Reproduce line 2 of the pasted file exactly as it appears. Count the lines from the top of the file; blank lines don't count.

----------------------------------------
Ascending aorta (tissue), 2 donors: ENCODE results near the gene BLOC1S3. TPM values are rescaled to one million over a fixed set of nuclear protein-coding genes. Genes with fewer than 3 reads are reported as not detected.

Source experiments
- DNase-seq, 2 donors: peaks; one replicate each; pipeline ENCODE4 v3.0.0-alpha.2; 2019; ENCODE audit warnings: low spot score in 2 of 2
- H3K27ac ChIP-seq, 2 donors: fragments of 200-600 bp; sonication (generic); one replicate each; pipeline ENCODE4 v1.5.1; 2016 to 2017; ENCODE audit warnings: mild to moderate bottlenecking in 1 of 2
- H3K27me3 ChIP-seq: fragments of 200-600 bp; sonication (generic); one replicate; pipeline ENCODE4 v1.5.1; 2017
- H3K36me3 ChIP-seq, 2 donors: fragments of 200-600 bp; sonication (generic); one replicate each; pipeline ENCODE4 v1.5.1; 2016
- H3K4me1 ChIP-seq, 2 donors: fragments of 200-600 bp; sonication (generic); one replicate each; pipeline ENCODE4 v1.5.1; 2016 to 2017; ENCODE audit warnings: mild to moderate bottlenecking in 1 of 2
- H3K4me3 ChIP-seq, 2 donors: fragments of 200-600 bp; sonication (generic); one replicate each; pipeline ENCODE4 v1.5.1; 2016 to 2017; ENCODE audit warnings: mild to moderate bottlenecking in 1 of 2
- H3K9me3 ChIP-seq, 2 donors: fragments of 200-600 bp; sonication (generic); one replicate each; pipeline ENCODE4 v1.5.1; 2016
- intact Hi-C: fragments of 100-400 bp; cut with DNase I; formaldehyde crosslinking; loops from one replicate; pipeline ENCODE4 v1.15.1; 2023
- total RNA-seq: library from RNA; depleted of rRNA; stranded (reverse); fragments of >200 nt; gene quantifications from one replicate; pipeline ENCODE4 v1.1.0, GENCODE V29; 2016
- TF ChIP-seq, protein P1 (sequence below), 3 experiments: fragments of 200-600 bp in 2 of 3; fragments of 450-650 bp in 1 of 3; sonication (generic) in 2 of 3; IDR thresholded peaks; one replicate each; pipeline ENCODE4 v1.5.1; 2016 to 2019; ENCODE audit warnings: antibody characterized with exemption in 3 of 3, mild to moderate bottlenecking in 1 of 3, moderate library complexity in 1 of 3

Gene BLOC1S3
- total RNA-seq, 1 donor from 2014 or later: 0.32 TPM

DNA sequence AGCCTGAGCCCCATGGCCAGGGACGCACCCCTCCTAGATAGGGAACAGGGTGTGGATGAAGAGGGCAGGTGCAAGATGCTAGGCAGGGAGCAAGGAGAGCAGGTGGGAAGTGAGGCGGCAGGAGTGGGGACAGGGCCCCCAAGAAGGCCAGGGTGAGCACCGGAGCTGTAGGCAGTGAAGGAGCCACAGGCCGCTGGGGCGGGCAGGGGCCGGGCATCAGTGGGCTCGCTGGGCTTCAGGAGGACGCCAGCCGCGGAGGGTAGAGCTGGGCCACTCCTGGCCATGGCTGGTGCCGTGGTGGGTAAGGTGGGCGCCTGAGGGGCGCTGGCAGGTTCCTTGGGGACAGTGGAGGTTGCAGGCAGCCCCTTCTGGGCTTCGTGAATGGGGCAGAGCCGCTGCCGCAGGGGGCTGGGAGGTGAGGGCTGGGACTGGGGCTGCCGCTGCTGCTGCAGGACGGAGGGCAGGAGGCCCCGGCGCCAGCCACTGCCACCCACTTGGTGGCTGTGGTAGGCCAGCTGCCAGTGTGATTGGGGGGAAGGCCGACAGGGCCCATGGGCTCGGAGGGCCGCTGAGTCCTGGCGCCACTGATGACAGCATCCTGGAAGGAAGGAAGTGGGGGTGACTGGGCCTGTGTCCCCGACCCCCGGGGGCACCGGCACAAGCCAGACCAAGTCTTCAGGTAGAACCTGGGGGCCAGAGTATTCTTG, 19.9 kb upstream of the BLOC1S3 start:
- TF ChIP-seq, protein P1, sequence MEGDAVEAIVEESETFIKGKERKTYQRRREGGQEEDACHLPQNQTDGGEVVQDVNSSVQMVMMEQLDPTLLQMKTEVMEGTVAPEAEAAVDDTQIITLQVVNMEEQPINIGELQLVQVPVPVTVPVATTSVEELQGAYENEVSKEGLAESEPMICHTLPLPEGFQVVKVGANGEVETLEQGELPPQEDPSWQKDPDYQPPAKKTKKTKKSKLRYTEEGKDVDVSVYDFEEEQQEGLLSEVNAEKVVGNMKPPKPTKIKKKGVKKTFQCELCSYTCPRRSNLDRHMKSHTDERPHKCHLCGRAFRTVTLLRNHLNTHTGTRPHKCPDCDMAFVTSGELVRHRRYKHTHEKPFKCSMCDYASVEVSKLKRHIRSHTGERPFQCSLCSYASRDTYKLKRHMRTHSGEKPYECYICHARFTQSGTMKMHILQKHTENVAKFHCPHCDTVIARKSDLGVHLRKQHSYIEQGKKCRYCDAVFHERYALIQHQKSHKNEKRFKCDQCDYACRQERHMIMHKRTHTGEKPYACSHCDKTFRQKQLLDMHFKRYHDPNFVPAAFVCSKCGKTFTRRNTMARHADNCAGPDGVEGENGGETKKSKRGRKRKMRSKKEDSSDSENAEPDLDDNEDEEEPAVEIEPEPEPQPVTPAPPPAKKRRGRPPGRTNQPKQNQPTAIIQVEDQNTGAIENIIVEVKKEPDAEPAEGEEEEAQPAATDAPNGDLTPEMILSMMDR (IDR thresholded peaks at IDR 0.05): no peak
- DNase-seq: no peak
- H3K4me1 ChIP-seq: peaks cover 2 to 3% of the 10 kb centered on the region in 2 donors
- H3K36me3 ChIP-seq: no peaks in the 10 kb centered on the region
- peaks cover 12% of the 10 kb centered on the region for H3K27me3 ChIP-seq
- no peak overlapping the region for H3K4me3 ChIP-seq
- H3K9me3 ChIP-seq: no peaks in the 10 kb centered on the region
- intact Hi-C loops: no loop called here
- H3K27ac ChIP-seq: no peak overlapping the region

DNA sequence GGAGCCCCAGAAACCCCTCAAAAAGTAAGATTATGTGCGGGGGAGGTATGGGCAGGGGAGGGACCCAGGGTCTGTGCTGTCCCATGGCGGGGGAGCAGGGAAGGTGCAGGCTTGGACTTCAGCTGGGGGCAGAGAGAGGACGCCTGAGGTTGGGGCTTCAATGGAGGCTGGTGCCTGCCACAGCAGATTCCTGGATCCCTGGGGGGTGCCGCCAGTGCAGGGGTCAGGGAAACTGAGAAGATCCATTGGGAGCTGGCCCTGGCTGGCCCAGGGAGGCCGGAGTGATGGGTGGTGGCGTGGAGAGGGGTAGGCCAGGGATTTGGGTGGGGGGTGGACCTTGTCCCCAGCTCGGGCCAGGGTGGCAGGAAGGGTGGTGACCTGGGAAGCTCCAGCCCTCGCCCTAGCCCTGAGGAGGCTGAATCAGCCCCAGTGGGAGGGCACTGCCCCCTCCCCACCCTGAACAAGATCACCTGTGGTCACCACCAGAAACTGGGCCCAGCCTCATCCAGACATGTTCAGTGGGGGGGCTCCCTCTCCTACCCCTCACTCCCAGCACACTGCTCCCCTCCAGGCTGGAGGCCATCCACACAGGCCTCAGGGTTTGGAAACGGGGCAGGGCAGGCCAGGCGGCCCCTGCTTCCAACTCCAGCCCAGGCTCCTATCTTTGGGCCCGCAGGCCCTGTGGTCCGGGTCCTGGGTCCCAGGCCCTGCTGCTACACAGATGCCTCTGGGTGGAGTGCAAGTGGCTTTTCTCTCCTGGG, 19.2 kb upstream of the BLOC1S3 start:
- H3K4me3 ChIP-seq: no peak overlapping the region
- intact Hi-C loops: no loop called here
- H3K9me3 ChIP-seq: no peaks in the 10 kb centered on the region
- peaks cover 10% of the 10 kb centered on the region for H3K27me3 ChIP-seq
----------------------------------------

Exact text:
Source experiments